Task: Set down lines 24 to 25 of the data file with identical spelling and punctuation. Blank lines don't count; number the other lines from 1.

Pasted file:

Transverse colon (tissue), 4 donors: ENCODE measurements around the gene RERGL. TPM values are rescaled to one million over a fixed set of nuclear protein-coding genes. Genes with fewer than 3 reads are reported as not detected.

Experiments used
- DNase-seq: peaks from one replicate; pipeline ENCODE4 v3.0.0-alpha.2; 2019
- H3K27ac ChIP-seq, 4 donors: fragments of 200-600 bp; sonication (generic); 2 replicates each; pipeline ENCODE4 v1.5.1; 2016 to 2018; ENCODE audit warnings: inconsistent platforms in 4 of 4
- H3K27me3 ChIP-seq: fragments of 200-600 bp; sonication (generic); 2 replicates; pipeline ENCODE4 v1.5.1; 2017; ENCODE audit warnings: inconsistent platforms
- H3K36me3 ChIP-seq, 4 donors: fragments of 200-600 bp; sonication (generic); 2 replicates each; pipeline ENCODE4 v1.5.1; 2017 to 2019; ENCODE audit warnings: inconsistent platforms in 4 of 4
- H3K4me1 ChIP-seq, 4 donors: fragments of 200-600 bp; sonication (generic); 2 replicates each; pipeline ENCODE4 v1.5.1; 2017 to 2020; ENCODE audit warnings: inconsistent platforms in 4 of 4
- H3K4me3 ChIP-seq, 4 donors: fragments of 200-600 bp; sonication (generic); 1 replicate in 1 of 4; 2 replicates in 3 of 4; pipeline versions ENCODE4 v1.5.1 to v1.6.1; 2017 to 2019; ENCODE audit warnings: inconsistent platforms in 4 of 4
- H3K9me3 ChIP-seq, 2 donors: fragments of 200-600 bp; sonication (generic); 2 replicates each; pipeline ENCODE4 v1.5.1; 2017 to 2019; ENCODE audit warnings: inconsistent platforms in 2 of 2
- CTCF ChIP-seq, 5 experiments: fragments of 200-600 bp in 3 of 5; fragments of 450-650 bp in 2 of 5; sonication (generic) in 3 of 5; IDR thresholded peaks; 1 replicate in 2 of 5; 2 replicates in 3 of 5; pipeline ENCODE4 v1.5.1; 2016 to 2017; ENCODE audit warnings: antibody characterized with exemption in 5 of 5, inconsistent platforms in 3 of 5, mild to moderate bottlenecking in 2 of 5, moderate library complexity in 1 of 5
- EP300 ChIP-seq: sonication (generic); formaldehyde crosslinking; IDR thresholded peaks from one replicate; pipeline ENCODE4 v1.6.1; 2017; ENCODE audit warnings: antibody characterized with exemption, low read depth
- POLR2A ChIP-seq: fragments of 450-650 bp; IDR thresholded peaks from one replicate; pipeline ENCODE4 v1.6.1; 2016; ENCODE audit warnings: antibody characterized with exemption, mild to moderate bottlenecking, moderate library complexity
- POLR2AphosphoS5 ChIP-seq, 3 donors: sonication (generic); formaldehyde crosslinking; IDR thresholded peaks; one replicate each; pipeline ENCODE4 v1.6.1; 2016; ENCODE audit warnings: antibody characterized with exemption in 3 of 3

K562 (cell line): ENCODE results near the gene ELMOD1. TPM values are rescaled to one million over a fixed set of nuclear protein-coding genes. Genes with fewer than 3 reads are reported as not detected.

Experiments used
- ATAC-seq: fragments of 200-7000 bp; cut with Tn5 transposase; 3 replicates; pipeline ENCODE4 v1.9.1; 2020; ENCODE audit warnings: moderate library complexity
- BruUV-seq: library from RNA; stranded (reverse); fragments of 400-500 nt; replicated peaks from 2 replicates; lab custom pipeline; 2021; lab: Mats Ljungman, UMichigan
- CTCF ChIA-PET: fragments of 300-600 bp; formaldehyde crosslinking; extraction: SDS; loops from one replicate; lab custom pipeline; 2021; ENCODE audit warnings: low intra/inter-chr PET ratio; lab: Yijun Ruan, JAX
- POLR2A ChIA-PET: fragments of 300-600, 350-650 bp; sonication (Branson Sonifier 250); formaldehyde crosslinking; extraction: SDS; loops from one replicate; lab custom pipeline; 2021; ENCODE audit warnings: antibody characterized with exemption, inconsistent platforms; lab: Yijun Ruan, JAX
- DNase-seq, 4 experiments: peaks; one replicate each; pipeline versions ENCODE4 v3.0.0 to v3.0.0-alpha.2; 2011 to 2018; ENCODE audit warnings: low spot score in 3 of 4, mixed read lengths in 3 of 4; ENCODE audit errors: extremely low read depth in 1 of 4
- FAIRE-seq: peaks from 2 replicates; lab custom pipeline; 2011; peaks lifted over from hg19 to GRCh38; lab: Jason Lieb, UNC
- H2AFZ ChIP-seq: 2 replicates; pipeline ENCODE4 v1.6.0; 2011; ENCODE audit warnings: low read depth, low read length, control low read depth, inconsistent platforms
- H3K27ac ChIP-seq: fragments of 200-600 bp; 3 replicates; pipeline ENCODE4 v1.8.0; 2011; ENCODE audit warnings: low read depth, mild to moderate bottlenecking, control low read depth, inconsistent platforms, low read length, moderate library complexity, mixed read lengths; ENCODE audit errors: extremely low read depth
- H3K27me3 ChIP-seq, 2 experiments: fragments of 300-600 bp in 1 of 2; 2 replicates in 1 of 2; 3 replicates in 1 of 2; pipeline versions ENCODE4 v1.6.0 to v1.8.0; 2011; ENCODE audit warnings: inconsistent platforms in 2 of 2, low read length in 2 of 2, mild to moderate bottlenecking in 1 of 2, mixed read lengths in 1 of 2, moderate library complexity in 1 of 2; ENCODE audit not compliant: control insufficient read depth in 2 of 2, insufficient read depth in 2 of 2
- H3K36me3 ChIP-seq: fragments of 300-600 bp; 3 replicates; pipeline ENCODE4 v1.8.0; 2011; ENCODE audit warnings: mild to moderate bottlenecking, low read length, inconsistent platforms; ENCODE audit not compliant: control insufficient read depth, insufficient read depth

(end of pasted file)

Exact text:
- H3K27me3 ChIP-seq, 2 experiments: fragments of 300-600 bp in 1 of 2; 2 replicates in 1 of 2; 3 replicates in 1 of 2; pipeline versions ENCODE4 v1.6.0 to v1.8.0; 2011; ENCODE audit warnings: inconsistent platforms in 2 of 2, low read length in 2 of 2, mild to moderate bottlenecking in 1 of 2, mixed read lengths in 1 of 2, moderate library complexity in 1 of 2; ENCODE audit not compliant: control insufficient read depth in 2 of 2, insufficient read depth in 2 of 2
- H3K36me3 ChIP-seq: fragments of 300-600 bp; 3 replicates; pipeline ENCODE4 v1.8.0; 2011; ENCODE audit warnings: mild to moderate bottlenecking, low read length, inconsistent platforms; ENCODE audit not compliant: control insufficient read depth, insufficient read depth